71. 71. John Hagel III, John Seely Brown, Lang Davison Pull platforms emphasize outputs more than specific inputs. Rather than prescribing what an individual needs, respect the diversity and distinctive goals of each individual and seeks to help individuals access and attract the most useful and relevant resources. This approach provides every individual with the degree of freedom they need to engage in the problem solving, tinkering, and experimentation that drives innovation in all dimensions of activity. p. 208: I breathe differently16.
  72. 72. tacit knowledgein your head…tied to certain contexts…often quite new……great difficulty expressing to ourselves much less anyoneelse …usually holistic …usually not reducible to abstractcategories & isolated modules… does not flow very well…remarkably sticky.Most valuable knowledge but also most difficult to share -John Hagel & John Seely Brown
  73. 73. tacit knowledgeHelp learners create ways to expose their Perhaps a dimensionality in our conversations weve not yet experienced. one where we not only come together per passion, but also in grace and deep respect. one where more can be said, because in our new found security of intimate community, we spend less time with defense. ( http://pds8.egloos.com/pds/200... ) so more can be understood. one where less needs to be said, because more is understood. ( http://www.ascd.org/publicatio... ) More of that convo here.
  74. 74. I can’t articulatewhat I do.When I talk, peoplenotice things more. - Simon Tyler -prodding by the brilliant Nic Askew click to view
  75. 75. Help them to reside in passion and flowknowledge
  76. 76. passionof the explorer – a sustained commitment to exploring aparticular domain and to achieving constantly increasinglevels of performance and impact in that domain over time.. -John Hagel lll & John Seely Brown the neurobiology of passion
  77. 77. wisdomability to draw out optimal value from people,shaped by a deep understanding of existingperformance capabilities – both one’s own and thoseof others. -John Hagel lll & John Seely Brown understanding understanding
  78. 78. wisdom accepts and operates within existingperformance limitspassion continually seeks to challenge and gobeyond existing limits -John Hagel lll & John Seely Brown the neurobiology of passion
  79. 79. John Hagel’s post/review on John Seely Brown And Douglas Thomas’s book17.
  80. 80. A free form curriculum.. how this fits the Lab click to learn more
  81. 81. click to go to prezi
  82. 82. A brilliant, original, and important book. Wounded by School makes an eloquent and moving case for the radical re-invention of our schools. -- Tony Wagner, author of The Global Achievement Gap and Co-Director of the Change Leadership Group (CLG) Kirsten Olsons book is refreshingly unlike the general run of sludge I associate with writing about pedagogy: It seems to be entirely free of the familiar platitudes which replace thought when we read about school matters, is scrubbed clean of pretentious jargon, and offers up the twists and turns of Olsons analysis and citations with beautiful clarity. I cant imagine anyone not being better for reading this book Twice! --John Taylor Gatto, Author, Dumbing Us Down18.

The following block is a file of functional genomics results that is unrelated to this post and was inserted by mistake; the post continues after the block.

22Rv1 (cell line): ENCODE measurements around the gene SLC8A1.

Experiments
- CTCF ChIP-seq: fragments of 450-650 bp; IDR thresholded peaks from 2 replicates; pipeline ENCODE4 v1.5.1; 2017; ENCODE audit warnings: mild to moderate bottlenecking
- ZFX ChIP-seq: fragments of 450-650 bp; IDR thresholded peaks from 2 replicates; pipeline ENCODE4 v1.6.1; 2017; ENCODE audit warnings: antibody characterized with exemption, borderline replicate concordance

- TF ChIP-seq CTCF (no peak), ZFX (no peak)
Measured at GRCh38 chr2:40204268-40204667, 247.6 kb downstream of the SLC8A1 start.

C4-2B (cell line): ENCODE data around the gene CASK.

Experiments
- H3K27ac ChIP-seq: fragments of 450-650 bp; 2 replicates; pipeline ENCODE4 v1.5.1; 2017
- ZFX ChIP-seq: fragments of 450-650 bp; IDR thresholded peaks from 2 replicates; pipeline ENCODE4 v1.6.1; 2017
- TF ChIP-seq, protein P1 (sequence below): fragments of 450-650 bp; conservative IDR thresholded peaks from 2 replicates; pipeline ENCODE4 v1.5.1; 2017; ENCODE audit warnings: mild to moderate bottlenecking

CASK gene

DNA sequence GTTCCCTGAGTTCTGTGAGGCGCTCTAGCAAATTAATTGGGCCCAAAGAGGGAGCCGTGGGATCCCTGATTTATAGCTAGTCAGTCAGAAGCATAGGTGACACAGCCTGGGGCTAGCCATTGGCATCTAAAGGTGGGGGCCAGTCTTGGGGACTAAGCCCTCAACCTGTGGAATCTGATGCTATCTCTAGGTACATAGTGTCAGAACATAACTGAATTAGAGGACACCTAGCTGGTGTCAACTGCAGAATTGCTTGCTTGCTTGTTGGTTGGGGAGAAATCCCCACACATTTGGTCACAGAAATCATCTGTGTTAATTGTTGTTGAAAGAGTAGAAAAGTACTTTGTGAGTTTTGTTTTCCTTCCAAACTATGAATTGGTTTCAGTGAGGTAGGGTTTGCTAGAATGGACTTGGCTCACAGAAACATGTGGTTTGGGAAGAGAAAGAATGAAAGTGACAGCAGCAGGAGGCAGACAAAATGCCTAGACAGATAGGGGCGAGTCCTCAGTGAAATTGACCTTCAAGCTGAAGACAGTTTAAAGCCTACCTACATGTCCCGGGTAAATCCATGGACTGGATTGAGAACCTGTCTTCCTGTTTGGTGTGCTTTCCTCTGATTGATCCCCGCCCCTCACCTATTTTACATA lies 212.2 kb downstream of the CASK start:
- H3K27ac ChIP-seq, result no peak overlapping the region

83. 83. When teenage girls can help organize eventsthat unnerve national governments, withoutneeding professional organization ororganizers to get the ball rolling, we are innew territory. As Mimi Ito describes theprotesters,Their participation in the protests wasgrounded less in the concrete conditions oftheir everyday lives, and more in theirsolidarity with a shared media fandom…Although so much of what kids aredoing online may look trivial andfrivolous, what they are doing isbuilding the capacity to connect, tocommunicate, and ultimately, tomobilize... What’s distinctive about this historicalmoment and today’s rising generation is notonly a distinct form of media expression, buthow this expression is tied to social action. 19.
  84. 84. click here to hear Clay discuss book People asking Where do people find the time? aren’t usually looking for the answer; the question is rhetorical and indicates that the speaker thinks certain activities are stupid.
  85. 85. 2003: South Korea bans American beef imports – mad cows disease.2008: Korean President Lee Myung-bak lifts ban.Korean citizens stage Korea’s first family-friendly protest. It lasts over a month.Over half the protesters are teenage girls.Why?DBSK, a boy band.DBSK’s online site, with nearly a million users, provided these girls with an opportunity todiscuss whatever they wanted, including politics.Massed together, frightened and angry that Lee’s government had agreed to whatseemed a national humiliation and a threat to public health, the girls decided to dosomething about it. - Clay Shirky, Cognitive Surplus
  86. 86. When kids who are too young to vote are out in the street protesting policies, it canshake governments used to a high degree of freedom from public oversight.When teenage girls can help organize events that unnerve national governments,without needing professional organization or organizers to get the ball rolling, we arein new territory. As Mimi Ito describes the protesters,Their participation in the protests was grounded less in the concrete conditions of theireveryday lives, and more in their solidarity with a shared media fandom… Althoughso much of what kids are doing online may look trivial and frivolous, whatthey are doing is building the capacity to connect, to communicate, andultimately, to mobilize... What’s distinctive about this historical moment and today’s rising generation is notonly a distinct form of media expression, but how this expression is tied to socialaction. - Clay Shirky, Cognitive Surplus
  87. 87. Failure = free, high quality research.What the open source movementteaches us is that the communal canbe at least as durable as thecommercial. For any given piece ofsoftware, the question “Do thepeople who like it take care of eachother?” turns out to be a betterpredictor of success that “What’s thebusiness model?” As the rest of theworld gets access to the tools oncereserved for the techies, that patternis appearing everywhere, and it ischanging society as it does. 20.